There are circumstances in which God's people do not have the resources to offer opera-quality worship music. We should not scorn the humbler offering that can be made. However, we may not therefore excuse sloppy, cliched, or unimaginative music when we can do better.

2) You are right about no proof-text for the "rich harmony" claim. Some on the most beautiful music I've ever heard is a single melody line unaccompanied. Perhaps the harmony claim would better be worded: When harmony is present, it should be...

The three characteristics of excellent music I listed are based on my understanding of music (that of an informed layman) and inference from the Scriptures under study.

Thanks for stopping by! Nice to meet you.

Kim Anderson said...

Dave, well put!

Kim Anderson said...

Iris, I'm with you! Music has such power to move us.

Mark Kodak said...

I love repetition. Mainly because there seems to be no way to avoid it. Worship can offers a repetition that brings joy and meaning to the otherwise inescapable sisyphean banality of our vaporous sojourn.

Rev 4:8 And the four living creatures, each of them with six wings, are full of eyes all around and within, and day and night they never cease to say, "Holy, holy, holy, is the Lord God Almighty, who was and is and is to come!"

All life, and all music is cyclical. Imagine a hymn where the melody for each line never repeats.
Who could memorize it ? A few perhaps, but even then, the minute you sing it more than once you enter a pattern. You mentioned Psalm 136. An excercise in how many ways one can say the same thing. His mercy endures how ? Fill in the blank from any personal experience here. Even Biblical language states the same thing about God over and over and over again. He is catechizing us.

I can appreciate part of your argument, but abussus non tollit usus. We need to reform worship because we stagnate and lapse into idolatry and will-worship. But, at the same time, in order to do that, I think we need to expand our worship vocabulary by implementing new melodies and styles.

Just my two pesos.

Dan McGowan said...

This "bringing musical excellence" issue is so misunderstood. I have studied it in abundance and, yeah, I could still be wrong... but I do ask you all to consider something.

First, these ancient worshipers of which you speak WERE required by God to bring a "perfect sacrifice" to worship. Why? Because God lovingly demanded it. But guess what? You and I are in a very different place than those ancient worshipers. Because WE happen to live on the OTHER side of the cross. Scripture teaches us that Jesus Christ BECAME our ONCE-AND-FOR-ALL PERFECT SACRIFICE! That's the so-called Good News we share with our neighbors and friends... that Jesus has SET THEM FREE! Then we bring them to church and show them the hoops they must jump through in order to REALLY be "Good Christians." God still requires a perfect sacrifice from us - however, that sacrifice has ALREADY BEEN MADE in the person of Jesus Christ and if you call Him your Lord, it's a done deal! It is NOT a "Biblical teaching" that we are to strive for perfection in our music. Perfectionism is motivated by a desire to please man. True Excellence is motivated by a desire to please God.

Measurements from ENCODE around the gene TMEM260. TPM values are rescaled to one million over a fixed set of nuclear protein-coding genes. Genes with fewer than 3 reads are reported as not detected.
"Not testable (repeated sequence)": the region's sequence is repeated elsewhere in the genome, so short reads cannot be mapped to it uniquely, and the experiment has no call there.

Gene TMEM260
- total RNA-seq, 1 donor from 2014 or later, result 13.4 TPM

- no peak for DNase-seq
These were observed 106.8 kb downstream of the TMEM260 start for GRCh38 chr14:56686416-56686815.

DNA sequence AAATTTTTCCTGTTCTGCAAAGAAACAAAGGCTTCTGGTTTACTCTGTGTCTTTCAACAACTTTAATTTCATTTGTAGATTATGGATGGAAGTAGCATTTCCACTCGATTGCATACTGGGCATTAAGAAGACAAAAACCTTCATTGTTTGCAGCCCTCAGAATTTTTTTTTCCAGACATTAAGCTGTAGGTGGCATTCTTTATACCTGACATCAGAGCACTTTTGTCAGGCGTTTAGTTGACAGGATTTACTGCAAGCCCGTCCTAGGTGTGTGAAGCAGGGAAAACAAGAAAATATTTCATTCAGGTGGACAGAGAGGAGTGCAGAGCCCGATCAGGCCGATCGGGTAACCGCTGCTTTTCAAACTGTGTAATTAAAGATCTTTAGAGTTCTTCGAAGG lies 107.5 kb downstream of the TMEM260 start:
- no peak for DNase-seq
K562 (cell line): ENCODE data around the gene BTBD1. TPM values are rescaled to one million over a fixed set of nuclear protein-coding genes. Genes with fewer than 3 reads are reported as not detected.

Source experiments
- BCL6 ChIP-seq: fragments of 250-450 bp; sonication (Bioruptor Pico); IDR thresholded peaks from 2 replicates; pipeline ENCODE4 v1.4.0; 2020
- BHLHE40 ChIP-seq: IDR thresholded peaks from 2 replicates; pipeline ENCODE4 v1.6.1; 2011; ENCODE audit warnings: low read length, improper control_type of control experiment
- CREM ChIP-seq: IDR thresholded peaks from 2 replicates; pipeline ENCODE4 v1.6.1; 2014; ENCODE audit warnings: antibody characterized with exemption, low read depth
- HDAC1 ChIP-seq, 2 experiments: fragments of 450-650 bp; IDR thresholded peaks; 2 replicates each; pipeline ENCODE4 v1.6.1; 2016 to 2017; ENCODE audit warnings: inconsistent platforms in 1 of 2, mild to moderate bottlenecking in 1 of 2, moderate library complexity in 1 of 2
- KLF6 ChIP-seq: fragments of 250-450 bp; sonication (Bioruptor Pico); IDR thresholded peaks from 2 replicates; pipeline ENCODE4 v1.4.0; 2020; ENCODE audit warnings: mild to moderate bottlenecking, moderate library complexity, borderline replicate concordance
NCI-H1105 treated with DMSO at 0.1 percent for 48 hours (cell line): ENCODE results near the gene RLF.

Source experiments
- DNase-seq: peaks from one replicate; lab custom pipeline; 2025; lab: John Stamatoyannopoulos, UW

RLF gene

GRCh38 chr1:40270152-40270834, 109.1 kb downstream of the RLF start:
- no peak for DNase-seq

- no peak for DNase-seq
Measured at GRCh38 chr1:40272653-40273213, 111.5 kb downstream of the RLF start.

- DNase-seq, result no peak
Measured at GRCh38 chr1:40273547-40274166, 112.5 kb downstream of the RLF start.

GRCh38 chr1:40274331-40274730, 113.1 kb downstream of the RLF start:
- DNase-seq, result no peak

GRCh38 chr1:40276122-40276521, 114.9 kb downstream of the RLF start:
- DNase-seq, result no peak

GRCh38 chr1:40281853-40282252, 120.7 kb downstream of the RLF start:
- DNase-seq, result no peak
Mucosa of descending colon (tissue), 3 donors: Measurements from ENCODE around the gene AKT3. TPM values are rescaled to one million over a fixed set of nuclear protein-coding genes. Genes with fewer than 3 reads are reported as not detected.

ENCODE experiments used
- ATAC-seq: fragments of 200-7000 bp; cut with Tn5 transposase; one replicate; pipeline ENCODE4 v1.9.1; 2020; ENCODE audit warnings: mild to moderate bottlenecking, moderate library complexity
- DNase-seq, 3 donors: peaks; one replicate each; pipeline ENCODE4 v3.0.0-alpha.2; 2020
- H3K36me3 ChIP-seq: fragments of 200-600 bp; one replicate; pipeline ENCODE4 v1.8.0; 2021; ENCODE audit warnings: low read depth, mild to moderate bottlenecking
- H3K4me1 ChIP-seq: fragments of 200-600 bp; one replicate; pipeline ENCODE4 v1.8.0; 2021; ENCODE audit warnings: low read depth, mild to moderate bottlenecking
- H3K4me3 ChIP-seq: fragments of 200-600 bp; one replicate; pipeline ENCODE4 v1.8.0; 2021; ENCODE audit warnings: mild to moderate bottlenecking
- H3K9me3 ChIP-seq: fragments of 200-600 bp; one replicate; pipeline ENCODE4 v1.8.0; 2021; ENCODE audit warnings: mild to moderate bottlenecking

By the way - someone out there is wanting to toss at me the idea of being a "skilled" musicians. Let me nip that one in the bud, too... and I urge you to go study this on your own, too... that word, "skill," does NOT mean "ability" as we typically define it. The word that is used actually means "knowledge" which, though similar, is a very different word. So, "Play Skillfully" suddenly takes on a very differeent meaning... no longer does it mean "Play Well" - what it means is "Play As Someone Who Knows How To Play" but there is NO mention of how WELL you are to play (or sing, etc.) This is because the true HEART of worship is just that - a HEART issue, not a musical performance issue.

Carol said...

I'm trying to follow you, dk.

When I lead worship with our praise band, I want to play skillfully (as one with knowledge to play) and excellently (to please God). But I also want to play with ability. Not necessarily to please man, but that I not become a distraction in worship. When I help lead someone into the throne room, I don't want them to trip over my sour notes, right?

I enjoyed your post, Kim. For me, worship is very personal. I can enter in with a group or all alone. Either way, there are some types of music that touch me deeply and make me run into God's outstretched arms. Then there are others that leave me...lukewarm. I think that's true for most of us.

The saddest thing is seeing how so many refuse to accept the freedom God gives us to worship Him. Maybe we get so worried about how we're going to look or sound to others? Maybe we fear that our worship will be judged by people and found wanting? By people?

It's important that we give to Him the best we have to offer of ourselves in all areas of worship - not just the musical ones.

LinkWithin

Related Posts with Thumbnails